JERUSALEM, May 15 (Reuters) - Israel agreed on Sunday to release millions of dollars in suspended tax transfers to the Palestinian Authority
(PA) after receiving assurances the money will not fall into the hands of the Islamist group Hamas
Earlier this month, Israel blocked the routine handover of about 300 million shekels ($88 million) in customs and other levies it collects on behalf of the Palestinians after Western-backed President Mahmoud Abbas struck a unity deal
with his Hamas rivals.
Israeli Finance Minister Yuval Steinitz said at the time he would only allow the transfer after receiving guarantees the money would not reach Hamas, an Islamist militant group who runs the Gaza Strip and whose charter calls for Israel's destruction.
On Sunday, Steinitz approved the resumption of the transfers, saying in a statement that Israel received suitable clarifications that the money will not reach Hamas or be used to fund what he called terror activity.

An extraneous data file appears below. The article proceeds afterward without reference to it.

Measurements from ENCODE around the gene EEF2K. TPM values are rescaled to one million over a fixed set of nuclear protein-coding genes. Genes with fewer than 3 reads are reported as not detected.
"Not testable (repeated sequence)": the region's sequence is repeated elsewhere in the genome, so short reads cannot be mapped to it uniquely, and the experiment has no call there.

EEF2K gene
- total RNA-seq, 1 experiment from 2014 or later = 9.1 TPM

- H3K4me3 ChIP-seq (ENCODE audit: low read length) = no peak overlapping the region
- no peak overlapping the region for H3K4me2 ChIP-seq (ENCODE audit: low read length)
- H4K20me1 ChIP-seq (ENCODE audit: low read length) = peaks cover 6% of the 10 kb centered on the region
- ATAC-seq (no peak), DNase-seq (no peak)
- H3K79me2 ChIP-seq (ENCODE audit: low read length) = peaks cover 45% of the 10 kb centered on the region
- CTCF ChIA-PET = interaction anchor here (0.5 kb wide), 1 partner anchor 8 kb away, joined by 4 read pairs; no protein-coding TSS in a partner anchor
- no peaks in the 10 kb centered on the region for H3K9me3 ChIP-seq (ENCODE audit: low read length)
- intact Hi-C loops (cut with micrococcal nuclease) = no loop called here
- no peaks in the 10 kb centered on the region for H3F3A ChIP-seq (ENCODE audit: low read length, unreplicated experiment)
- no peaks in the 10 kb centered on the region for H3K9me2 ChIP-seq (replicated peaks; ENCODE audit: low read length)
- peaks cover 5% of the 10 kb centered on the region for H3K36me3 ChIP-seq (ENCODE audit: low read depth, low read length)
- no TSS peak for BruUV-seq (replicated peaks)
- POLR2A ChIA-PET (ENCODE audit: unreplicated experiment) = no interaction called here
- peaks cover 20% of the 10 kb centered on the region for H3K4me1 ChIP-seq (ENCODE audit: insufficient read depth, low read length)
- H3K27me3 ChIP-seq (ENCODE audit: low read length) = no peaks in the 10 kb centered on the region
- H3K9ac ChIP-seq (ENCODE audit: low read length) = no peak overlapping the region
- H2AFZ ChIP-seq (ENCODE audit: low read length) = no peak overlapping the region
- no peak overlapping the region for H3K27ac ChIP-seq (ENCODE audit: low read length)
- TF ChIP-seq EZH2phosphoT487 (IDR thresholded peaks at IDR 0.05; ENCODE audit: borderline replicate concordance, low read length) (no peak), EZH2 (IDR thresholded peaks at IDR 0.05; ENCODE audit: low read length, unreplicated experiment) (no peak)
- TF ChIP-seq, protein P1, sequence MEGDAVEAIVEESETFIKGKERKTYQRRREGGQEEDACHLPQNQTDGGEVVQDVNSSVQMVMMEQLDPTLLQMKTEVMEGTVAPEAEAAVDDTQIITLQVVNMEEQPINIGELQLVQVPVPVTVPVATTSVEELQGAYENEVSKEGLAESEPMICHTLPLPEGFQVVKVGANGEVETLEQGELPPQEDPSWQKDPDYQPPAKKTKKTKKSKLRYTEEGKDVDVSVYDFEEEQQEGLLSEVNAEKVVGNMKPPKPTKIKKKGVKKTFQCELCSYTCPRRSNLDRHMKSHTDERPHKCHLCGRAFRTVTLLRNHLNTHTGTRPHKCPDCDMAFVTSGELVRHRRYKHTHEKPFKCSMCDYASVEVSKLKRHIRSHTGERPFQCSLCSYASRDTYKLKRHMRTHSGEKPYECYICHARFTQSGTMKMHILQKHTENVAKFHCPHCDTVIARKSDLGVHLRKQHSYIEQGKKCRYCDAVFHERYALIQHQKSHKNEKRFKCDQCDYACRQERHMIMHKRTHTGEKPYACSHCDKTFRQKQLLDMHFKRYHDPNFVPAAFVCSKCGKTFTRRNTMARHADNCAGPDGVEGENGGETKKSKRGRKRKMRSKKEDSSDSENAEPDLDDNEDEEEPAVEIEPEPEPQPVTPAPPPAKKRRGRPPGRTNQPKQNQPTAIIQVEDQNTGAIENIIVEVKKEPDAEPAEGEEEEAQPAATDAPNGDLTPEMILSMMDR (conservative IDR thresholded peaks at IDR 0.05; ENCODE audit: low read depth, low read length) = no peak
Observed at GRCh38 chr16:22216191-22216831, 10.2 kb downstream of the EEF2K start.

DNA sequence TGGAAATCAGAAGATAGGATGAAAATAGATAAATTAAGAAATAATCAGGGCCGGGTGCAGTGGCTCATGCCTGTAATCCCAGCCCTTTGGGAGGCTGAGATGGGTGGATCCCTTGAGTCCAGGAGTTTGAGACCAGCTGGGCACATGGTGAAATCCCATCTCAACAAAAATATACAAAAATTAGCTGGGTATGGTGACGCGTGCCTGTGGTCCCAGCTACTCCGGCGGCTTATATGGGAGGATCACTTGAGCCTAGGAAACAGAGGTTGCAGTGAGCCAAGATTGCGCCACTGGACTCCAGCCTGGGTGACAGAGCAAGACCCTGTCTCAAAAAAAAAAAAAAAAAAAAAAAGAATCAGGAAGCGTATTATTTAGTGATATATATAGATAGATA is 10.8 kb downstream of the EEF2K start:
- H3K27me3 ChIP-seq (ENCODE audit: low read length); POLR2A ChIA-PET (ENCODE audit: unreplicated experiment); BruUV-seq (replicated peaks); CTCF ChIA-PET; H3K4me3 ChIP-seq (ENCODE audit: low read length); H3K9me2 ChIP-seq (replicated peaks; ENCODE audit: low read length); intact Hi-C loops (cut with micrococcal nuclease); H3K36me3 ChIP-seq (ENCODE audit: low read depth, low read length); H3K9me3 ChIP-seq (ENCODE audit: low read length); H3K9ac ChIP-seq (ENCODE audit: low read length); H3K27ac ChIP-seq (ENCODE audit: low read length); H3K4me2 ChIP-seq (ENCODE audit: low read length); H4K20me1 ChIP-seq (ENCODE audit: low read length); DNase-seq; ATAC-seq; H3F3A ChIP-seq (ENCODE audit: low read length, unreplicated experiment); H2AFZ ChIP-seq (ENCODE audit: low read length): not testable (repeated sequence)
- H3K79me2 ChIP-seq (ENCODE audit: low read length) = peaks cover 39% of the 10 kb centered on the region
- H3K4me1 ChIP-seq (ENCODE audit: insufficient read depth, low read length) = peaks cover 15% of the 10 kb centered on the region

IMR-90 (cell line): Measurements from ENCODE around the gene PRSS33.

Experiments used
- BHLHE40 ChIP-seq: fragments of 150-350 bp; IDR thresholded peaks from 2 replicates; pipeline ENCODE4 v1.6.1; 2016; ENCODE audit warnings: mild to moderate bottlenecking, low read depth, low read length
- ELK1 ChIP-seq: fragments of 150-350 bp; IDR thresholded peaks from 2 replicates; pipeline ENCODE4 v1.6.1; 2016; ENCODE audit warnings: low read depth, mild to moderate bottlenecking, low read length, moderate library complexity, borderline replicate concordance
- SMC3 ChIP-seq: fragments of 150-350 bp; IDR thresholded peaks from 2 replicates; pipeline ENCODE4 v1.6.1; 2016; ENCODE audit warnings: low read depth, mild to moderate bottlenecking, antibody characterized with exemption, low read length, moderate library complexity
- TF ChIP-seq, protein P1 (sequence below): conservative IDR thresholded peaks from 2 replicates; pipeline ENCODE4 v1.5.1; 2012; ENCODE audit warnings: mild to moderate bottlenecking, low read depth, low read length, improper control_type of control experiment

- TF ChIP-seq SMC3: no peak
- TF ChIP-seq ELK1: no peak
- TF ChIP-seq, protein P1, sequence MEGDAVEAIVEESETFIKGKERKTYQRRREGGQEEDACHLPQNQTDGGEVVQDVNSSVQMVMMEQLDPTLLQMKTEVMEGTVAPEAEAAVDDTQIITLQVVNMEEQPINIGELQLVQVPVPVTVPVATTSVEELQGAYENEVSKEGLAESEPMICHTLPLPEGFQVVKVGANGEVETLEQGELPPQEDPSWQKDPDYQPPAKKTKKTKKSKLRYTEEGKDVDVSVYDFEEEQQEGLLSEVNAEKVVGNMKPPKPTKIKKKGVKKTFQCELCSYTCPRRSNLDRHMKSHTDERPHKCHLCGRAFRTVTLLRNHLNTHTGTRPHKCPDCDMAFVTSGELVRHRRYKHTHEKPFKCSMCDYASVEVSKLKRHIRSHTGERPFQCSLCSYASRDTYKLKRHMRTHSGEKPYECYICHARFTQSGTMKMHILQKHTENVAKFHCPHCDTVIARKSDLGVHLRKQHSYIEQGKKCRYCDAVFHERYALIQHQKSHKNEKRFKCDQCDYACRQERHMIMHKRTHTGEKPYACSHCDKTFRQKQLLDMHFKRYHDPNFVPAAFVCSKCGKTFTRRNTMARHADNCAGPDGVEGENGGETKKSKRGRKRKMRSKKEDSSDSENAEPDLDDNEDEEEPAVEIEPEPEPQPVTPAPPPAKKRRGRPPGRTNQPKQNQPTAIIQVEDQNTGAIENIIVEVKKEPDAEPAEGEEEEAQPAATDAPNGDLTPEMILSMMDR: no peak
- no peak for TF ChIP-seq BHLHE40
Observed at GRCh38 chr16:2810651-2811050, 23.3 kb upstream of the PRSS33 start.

He described the two-week freeze as a yellow card to the PA, and warned that if it eventually formed a unity government with Hamas, or if it started funding militant activity, Israel would again block the transfers.Salam Fayyad
, prime minister in Abbas's government, had sought international intervention to prevent the Israeli measure.
The PA is also heavily dependent on aid from donors including the United States, which has said its future assistance will depend on the shape of a new Palestinian government expected to be formed under the unity agreement.
Israel's leaders said the Palestinian unity deal was a blow to peace efforts.
The tax transfers provide the PA, which exercises limited self-rule in the West Bank, with $1 billion to $1.4 billion annually. Palestinian officials said they would not be able to meet their commitments, including paying salaries, without the funds.
(Reporting by Ali Sawafta and Ari Rabinovitch)